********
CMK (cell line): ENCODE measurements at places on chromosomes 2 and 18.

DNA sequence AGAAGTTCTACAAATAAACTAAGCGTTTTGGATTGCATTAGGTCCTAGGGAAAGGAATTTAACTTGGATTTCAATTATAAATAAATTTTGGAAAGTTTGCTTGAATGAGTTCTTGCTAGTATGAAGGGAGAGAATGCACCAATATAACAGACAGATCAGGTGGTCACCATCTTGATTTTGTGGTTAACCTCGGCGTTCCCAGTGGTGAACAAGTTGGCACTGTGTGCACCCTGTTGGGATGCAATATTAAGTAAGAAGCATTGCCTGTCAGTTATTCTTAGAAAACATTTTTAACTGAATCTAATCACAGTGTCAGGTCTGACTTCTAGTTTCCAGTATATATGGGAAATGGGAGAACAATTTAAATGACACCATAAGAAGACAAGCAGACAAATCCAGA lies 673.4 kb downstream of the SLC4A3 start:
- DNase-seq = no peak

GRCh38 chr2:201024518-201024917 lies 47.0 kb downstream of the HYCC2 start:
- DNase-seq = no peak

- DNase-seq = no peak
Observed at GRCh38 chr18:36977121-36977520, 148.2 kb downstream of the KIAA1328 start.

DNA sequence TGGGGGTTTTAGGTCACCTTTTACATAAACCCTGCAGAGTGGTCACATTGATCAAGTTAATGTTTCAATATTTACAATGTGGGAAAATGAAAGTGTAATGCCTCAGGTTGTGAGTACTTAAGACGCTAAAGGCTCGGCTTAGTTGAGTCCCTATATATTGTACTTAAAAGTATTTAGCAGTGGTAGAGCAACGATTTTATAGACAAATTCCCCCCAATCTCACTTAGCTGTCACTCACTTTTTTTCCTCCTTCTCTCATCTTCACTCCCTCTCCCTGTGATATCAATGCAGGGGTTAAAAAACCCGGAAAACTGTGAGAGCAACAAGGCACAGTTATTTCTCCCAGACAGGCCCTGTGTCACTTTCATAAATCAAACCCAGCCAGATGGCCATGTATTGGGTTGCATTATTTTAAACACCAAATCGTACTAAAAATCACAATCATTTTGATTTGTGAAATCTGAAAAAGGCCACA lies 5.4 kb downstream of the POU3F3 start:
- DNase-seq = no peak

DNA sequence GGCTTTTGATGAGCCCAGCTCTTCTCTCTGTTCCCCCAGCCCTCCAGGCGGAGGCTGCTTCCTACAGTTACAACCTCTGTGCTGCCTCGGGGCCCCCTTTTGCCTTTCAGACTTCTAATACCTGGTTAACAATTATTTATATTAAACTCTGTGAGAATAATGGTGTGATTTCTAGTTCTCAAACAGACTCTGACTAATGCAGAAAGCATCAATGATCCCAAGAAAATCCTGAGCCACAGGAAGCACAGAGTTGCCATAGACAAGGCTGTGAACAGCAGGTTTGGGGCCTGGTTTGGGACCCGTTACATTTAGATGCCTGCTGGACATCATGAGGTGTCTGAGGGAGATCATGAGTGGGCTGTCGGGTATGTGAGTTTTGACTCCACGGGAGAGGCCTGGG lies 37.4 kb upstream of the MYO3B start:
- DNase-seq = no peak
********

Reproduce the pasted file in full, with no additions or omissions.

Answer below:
CMK (cell line): ENCODE measurements at places on chromosomes 2 and 18.

DNA sequence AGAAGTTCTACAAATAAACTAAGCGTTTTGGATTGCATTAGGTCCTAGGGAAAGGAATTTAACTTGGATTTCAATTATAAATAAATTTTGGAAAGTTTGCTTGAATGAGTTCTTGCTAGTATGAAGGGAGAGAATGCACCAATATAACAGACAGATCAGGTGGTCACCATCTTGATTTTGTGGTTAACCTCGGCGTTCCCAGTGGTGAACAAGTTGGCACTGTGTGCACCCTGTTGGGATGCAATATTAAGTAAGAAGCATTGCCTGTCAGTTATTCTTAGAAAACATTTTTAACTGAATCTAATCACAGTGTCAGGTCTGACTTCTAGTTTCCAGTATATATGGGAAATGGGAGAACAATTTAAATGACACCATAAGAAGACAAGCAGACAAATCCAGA lies 673.4 kb downstream of the SLC4A3 start:
- DNase-seq = no peak

GRCh38 chr2:201024518-201024917 lies 47.0 kb downstream of the HYCC2 start:
- DNase-seq = no peak

- DNase-seq = no peak
Observed at GRCh38 chr18:36977121-36977520, 148.2 kb downstream of the KIAA1328 start.

DNA sequence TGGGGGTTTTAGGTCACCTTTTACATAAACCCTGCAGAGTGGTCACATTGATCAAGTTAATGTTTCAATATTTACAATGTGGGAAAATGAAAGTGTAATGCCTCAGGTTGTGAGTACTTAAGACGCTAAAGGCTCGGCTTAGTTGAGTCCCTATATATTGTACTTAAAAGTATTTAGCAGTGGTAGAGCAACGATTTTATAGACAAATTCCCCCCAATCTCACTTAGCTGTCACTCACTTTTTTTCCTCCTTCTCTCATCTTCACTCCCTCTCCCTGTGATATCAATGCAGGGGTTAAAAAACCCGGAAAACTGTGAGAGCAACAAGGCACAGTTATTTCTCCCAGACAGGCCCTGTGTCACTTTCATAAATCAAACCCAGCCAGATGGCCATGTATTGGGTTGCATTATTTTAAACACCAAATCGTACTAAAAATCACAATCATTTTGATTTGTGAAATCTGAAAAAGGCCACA lies 5.4 kb downstream of the POU3F3 start:
- DNase-seq = no peak

DNA sequence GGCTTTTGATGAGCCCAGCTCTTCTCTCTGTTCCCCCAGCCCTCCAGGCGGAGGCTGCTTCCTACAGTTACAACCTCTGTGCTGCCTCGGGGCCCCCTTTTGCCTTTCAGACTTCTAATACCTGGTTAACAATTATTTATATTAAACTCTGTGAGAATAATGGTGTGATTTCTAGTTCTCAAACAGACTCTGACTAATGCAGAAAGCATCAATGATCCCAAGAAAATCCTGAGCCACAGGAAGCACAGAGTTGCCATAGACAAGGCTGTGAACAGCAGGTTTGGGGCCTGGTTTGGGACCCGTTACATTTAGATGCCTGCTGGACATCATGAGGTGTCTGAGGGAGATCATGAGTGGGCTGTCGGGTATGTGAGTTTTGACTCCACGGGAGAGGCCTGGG lies 37.4 kb upstream of the MYO3B start:
- DNase-seq = no peak